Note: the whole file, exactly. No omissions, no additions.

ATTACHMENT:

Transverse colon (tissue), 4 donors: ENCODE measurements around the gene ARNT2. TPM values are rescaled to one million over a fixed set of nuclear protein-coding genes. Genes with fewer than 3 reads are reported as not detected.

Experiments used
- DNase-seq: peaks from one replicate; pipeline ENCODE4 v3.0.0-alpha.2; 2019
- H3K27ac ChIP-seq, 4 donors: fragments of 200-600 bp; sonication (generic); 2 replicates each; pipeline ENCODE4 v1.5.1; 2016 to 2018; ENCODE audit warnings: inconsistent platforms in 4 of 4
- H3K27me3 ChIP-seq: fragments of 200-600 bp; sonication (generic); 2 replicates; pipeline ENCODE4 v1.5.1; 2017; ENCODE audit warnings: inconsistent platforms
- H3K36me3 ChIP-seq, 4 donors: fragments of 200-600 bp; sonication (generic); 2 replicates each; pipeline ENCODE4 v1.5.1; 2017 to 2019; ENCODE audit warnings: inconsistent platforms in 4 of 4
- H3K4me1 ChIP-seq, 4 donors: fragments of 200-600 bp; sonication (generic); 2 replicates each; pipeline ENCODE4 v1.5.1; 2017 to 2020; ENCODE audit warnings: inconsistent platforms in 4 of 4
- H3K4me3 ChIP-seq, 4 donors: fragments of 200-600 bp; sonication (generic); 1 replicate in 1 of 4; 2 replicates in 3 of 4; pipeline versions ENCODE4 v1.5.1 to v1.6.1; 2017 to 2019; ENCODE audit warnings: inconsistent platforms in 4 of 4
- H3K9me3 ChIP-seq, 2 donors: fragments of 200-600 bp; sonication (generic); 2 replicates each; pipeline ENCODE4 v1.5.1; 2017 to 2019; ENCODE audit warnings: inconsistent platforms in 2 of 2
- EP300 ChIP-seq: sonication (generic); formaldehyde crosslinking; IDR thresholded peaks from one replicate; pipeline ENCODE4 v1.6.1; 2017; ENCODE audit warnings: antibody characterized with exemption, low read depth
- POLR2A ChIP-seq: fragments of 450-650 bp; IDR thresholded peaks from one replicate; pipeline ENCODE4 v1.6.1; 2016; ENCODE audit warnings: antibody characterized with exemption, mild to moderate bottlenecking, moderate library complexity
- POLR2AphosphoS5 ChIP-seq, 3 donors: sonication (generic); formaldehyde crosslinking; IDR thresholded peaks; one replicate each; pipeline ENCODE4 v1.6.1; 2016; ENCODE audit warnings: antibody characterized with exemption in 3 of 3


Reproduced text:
Transverse colon (tissue), 4 donors: ENCODE measurements around the gene ARNT2. TPM values are rescaled to one million over a fixed set of nuclear protein-coding genes. Genes with fewer than 3 reads are reported as not detected.

Experiments used
- DNase-seq: peaks from one replicate; pipeline ENCODE4 v3.0.0-alpha.2; 2019
- H3K27ac ChIP-seq, 4 donors: fragments of 200-600 bp; sonication (generic); 2 replicates each; pipeline ENCODE4 v1.5.1; 2016 to 2018; ENCODE audit warnings: inconsistent platforms in 4 of 4
- H3K27me3 ChIP-seq: fragments of 200-600 bp; sonication (generic); 2 replicates; pipeline ENCODE4 v1.5.1; 2017; ENCODE audit warnings: inconsistent platforms
- H3K36me3 ChIP-seq, 4 donors: fragments of 200-600 bp; sonication (generic); 2 replicates each; pipeline ENCODE4 v1.5.1; 2017 to 2019; ENCODE audit warnings: inconsistent platforms in 4 of 4
- H3K4me1 ChIP-seq, 4 donors: fragments of 200-600 bp; sonication (generic); 2 replicates each; pipeline ENCODE4 v1.5.1; 2017 to 2020; ENCODE audit warnings: inconsistent platforms in 4 of 4
- H3K4me3 ChIP-seq, 4 donors: fragments of 200-600 bp; sonication (generic); 1 replicate in 1 of 4; 2 replicates in 3 of 4; pipeline versions ENCODE4 v1.5.1 to v1.6.1; 2017 to 2019; ENCODE audit warnings: inconsistent platforms in 4 of 4
- H3K9me3 ChIP-seq, 2 donors: fragments of 200-600 bp; sonication (generic); 2 replicates each; pipeline ENCODE4 v1.5.1; 2017 to 2019; ENCODE audit warnings: inconsistent platforms in 2 of 2
- EP300 ChIP-seq: sonication (generic); formaldehyde crosslinking; IDR thresholded peaks from one replicate; pipeline ENCODE4 v1.6.1; 2017; ENCODE audit warnings: antibody characterized with exemption, low read depth
- POLR2A ChIP-seq: fragments of 450-650 bp; IDR thresholded peaks from one replicate; pipeline ENCODE4 v1.6.1; 2016; ENCODE audit warnings: antibody characterized with exemption, mild to moderate bottlenecking, moderate library complexity
- POLR2AphosphoS5 ChIP-seq, 3 donors: sonication (generic); formaldehyde crosslinking; IDR thresholded peaks; one replicate each; pipeline ENCODE4 v1.6.1; 2016; ENCODE audit warnings: antibody characterized with exemption in 3 of 3